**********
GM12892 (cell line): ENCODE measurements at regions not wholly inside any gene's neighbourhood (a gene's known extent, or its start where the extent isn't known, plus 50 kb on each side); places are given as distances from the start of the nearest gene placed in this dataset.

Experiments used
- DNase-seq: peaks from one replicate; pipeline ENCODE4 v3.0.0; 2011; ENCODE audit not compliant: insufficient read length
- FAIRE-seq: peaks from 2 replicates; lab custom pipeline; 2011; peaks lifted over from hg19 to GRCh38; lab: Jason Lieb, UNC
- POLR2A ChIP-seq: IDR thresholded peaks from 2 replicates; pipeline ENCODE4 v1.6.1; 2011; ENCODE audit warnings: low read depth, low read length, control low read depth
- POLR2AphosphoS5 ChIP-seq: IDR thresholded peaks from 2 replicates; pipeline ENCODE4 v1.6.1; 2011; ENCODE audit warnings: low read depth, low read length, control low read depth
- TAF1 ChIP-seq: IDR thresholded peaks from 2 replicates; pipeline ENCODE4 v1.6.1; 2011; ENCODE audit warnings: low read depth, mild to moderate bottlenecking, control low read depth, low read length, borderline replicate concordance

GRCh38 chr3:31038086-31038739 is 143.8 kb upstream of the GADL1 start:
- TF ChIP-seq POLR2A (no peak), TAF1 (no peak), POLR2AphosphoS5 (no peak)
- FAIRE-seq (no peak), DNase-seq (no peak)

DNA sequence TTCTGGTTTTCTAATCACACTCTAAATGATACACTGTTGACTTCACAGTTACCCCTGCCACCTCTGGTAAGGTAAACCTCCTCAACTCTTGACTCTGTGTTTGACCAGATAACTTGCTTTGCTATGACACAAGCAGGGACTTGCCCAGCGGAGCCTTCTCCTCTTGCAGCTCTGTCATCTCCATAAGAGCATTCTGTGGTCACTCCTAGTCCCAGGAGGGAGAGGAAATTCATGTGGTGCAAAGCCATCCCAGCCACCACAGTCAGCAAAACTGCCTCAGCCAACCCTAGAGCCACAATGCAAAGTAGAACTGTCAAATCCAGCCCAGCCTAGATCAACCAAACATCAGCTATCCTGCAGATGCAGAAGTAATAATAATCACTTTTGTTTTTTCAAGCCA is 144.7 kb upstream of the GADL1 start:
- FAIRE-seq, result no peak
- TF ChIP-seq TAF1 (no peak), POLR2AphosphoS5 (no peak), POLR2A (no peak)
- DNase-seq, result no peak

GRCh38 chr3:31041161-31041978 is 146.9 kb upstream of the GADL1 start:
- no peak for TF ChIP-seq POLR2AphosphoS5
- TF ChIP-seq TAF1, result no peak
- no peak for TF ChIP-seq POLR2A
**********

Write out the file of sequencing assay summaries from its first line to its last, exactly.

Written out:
GM12892 (cell line): ENCODE measurements at regions not wholly inside any gene's neighbourhood (a gene's known extent, or its start where the extent isn't known, plus 50 kb on each side); places are given as distances from the start of the nearest gene placed in this dataset.

Experiments used
- DNase-seq: peaks from one replicate; pipeline ENCODE4 v3.0.0; 2011; ENCODE audit not compliant: insufficient read length
- FAIRE-seq: peaks from 2 replicates; lab custom pipeline; 2011; peaks lifted over from hg19 to GRCh38; lab: Jason Lieb, UNC
- POLR2A ChIP-seq: IDR thresholded peaks from 2 replicates; pipeline ENCODE4 v1.6.1; 2011; ENCODE audit warnings: low read depth, low read length, control low read depth
- POLR2AphosphoS5 ChIP-seq: IDR thresholded peaks from 2 replicates; pipeline ENCODE4 v1.6.1; 2011; ENCODE audit warnings: low read depth, low read length, control low read depth
- TAF1 ChIP-seq: IDR thresholded peaks from 2 replicates; pipeline ENCODE4 v1.6.1; 2011; ENCODE audit warnings: low read depth, mild to moderate bottlenecking, control low read depth, low read length, borderline replicate concordance

GRCh38 chr3:31038086-31038739 is 143.8 kb upstream of the GADL1 start:
- TF ChIP-seq POLR2A (no peak), TAF1 (no peak), POLR2AphosphoS5 (no peak)
- FAIRE-seq (no peak), DNase-seq (no peak)

DNA sequence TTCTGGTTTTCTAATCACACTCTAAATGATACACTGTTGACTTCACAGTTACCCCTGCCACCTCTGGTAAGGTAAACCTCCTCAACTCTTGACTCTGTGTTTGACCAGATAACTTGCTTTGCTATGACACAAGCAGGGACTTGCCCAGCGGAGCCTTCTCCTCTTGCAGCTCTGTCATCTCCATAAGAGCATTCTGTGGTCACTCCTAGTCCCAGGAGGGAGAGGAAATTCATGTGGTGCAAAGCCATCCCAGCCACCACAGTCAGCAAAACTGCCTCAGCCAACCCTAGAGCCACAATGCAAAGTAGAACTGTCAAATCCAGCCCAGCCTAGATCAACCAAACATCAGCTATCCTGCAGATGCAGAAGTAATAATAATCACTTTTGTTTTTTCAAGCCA is 144.7 kb upstream of the GADL1 start:
- FAIRE-seq, result no peak
- TF ChIP-seq TAF1 (no peak), POLR2AphosphoS5 (no peak), POLR2A (no peak)
- DNase-seq, result no peak

GRCh38 chr3:31041161-31041978 is 146.9 kb upstream of the GADL1 start:
- no peak for TF ChIP-seq POLR2AphosphoS5
- TF ChIP-seq TAF1, result no peak
- no peak for TF ChIP-seq POLR2A